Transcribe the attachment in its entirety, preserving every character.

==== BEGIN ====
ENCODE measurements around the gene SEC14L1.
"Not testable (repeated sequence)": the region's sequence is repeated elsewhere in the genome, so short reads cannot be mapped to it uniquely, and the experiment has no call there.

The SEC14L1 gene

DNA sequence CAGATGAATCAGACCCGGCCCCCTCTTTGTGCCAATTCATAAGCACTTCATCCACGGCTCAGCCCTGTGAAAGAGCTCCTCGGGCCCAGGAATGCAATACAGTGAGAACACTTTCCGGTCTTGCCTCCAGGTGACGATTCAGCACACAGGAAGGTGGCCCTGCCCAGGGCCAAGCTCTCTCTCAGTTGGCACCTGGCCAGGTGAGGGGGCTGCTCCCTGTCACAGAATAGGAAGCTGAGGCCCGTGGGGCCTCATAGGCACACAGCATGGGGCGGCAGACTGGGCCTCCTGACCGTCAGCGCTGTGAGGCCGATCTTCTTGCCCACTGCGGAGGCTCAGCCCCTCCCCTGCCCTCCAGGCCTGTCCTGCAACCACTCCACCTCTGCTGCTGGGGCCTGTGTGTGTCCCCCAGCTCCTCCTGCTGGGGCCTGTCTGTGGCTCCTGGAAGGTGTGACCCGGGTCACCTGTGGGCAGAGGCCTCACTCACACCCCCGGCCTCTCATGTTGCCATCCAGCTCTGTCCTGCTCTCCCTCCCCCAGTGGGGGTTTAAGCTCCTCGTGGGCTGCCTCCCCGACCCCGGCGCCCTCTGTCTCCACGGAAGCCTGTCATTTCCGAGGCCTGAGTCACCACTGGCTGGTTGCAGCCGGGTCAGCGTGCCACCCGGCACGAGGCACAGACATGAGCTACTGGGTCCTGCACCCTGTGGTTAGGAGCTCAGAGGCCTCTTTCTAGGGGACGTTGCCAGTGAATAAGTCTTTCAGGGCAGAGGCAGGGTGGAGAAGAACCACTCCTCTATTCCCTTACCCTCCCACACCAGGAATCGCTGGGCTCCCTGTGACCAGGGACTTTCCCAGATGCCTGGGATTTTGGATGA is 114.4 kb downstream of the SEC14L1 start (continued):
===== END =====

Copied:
ENCODE measurements around the gene SEC14L1.
"Not testable (repeated sequence)": the region's sequence is repeated elsewhere in the genome, so short reads cannot be mapped to it uniquely, and the experiment has no call there.

The SEC14L1 gene

DNA sequence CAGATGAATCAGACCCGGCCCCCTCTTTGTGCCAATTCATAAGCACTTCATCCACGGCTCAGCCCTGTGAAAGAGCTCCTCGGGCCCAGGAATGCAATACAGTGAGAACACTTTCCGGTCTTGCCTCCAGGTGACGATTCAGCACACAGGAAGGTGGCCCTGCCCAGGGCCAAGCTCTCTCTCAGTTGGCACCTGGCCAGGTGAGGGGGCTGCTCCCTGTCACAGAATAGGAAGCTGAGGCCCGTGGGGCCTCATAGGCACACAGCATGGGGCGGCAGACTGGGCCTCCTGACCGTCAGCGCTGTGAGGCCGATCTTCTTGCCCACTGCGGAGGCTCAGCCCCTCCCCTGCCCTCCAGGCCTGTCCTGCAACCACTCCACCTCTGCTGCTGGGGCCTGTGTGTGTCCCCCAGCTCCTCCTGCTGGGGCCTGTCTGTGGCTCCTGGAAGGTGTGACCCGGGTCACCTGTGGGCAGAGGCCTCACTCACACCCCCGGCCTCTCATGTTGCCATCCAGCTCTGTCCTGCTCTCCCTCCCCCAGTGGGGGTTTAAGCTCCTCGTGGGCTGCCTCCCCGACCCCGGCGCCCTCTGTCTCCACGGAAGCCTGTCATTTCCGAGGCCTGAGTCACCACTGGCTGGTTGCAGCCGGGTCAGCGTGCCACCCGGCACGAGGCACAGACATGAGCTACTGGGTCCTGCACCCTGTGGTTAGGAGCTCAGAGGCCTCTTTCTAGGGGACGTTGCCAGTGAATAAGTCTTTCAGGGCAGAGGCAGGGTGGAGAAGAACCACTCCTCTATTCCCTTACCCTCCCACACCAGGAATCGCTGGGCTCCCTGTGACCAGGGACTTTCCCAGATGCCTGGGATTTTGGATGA is 114.4 kb downstream of the SEC14L1 start (continued):